Life Lessons from a Kindergartner
The other day the Snyder family took a stroll through our neighborhood. We were walking and talking about what we wanted for the holidays, but soon the conversation turned to things you should and should not do. For example my wife Charisse and I talked to our daughter Sage about the dangers of smoking, and also how you should say “no” if a stranger asks you to come with them. We also discussed proper things, like sharing and playing nice, and being good to people. That’s when I realized I was quoting Robert Fulghum, the man who wrote the short poem “All I Really Need To Know I Learned In Kindergarten.”
From not taking things that are not yours, to washing your hands before you eat, the poem is a laundry list of right and wrong, all wrapped up in 19 lines. Indeed I think these kindergarten lessons of life can apply to anyone of any age. My 6-year-old daughter agreed, and then started reciting a series of sentences that she had committed to memory. She called them her creed. Come to find out it is a series of life lessons that her school emphasizes. It is taken from another short poem called “I AM CREED” by Mark Scharenbroich.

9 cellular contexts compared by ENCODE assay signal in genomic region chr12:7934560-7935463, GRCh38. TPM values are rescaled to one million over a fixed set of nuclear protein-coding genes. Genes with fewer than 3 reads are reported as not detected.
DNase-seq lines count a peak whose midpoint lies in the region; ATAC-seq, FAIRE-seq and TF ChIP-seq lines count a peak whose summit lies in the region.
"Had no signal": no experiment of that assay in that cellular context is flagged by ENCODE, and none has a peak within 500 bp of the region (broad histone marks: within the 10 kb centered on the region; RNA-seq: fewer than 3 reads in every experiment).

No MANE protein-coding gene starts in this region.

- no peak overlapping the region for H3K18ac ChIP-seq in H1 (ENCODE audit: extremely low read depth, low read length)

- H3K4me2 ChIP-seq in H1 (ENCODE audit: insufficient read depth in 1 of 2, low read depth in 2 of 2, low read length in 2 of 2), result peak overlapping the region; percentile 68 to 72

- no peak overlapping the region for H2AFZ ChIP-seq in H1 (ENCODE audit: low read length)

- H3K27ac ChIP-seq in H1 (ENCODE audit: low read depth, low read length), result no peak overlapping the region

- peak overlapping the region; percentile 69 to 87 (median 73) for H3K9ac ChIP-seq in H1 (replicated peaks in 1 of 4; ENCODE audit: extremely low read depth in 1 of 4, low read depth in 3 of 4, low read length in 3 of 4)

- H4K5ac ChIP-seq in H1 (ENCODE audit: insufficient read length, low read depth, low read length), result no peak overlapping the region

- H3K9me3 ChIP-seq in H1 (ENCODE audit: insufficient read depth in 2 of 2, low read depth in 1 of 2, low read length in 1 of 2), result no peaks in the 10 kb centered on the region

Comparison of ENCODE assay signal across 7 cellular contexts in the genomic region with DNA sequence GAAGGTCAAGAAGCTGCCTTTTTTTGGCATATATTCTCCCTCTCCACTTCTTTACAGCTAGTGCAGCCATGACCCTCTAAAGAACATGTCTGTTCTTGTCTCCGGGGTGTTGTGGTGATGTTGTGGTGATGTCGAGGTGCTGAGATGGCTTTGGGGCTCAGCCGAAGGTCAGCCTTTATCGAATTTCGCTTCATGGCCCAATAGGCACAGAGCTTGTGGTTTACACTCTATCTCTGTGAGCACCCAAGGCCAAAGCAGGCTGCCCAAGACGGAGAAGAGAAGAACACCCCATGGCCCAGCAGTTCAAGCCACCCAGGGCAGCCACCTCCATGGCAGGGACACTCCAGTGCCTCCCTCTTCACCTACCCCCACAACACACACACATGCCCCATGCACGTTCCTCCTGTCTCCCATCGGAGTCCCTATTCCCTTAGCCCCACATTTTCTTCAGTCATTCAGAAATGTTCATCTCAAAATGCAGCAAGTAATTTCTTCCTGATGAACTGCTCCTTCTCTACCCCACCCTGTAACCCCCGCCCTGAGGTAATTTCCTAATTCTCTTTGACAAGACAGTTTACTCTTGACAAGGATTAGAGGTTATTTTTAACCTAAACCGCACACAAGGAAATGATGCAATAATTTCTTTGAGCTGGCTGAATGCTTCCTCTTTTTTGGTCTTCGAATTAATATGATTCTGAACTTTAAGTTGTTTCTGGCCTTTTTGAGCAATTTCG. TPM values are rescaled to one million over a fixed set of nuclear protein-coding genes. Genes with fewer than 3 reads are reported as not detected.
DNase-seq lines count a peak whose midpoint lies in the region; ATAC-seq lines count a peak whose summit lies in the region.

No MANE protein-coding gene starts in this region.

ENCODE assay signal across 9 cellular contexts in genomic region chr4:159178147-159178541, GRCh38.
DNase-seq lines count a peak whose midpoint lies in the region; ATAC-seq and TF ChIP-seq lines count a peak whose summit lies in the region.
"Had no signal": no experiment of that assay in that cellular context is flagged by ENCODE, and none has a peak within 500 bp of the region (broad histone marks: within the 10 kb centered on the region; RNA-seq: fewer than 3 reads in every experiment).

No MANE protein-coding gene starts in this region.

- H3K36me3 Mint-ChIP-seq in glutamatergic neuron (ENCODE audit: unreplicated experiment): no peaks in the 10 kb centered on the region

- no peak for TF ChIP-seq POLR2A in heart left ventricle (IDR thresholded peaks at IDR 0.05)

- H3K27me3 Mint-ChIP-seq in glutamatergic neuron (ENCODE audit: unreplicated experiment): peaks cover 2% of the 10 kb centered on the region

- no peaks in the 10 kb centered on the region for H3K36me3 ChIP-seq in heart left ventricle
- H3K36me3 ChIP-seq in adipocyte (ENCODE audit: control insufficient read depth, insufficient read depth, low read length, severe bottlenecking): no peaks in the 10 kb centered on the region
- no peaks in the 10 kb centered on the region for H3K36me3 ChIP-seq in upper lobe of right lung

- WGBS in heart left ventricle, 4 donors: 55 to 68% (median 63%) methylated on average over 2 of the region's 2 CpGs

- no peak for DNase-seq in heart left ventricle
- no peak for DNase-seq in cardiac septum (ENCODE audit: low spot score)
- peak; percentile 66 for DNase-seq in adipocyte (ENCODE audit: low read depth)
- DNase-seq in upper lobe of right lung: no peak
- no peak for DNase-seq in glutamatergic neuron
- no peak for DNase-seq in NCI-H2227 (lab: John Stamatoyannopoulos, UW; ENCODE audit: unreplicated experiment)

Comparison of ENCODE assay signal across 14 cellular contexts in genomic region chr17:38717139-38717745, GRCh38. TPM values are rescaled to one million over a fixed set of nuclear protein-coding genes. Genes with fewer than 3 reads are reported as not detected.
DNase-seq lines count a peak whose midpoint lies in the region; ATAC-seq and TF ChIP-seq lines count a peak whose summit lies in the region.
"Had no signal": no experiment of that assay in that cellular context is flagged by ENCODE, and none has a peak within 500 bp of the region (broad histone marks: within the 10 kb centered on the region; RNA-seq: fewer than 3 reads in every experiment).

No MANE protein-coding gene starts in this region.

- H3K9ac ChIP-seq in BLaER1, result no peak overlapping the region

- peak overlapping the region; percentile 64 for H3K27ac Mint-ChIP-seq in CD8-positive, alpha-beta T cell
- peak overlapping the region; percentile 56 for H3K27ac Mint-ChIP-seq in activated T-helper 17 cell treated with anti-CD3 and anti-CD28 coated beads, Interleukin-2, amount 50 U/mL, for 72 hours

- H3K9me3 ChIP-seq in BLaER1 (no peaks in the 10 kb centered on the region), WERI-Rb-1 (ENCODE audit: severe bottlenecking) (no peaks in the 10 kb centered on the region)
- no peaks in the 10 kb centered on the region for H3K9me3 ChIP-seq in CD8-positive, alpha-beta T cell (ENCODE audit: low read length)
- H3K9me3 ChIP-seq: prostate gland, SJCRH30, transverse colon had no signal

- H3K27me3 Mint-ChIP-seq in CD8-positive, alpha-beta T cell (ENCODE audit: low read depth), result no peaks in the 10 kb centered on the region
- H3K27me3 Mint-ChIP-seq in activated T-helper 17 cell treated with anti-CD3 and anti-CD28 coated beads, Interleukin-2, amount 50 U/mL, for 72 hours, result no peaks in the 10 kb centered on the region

I am unique in the world.
I am capable of learning and growing.
I am a person who appreciates the differences in others.
I am talented and I share my talents.
I am unlike any other human being.
I am a person who pursues personal dreams.
I am an active participant in life.
I am committed to my values.
I am a one of a kind human being and a celebration of life.
The fact Sage, on her own, committed them to memory was incredible, but the words themselves, so simple and yet so true, have made an impact on her, and me. I am going to try to live by the same creed Sage does. It was an interesting walk. It started off with me trying to teach her, but by the end, I was the one getting the education. I guess you’re never too old to learn.
Bruce Snyder is a longtime sportscaster who lives in Charlotte with his wife and two children.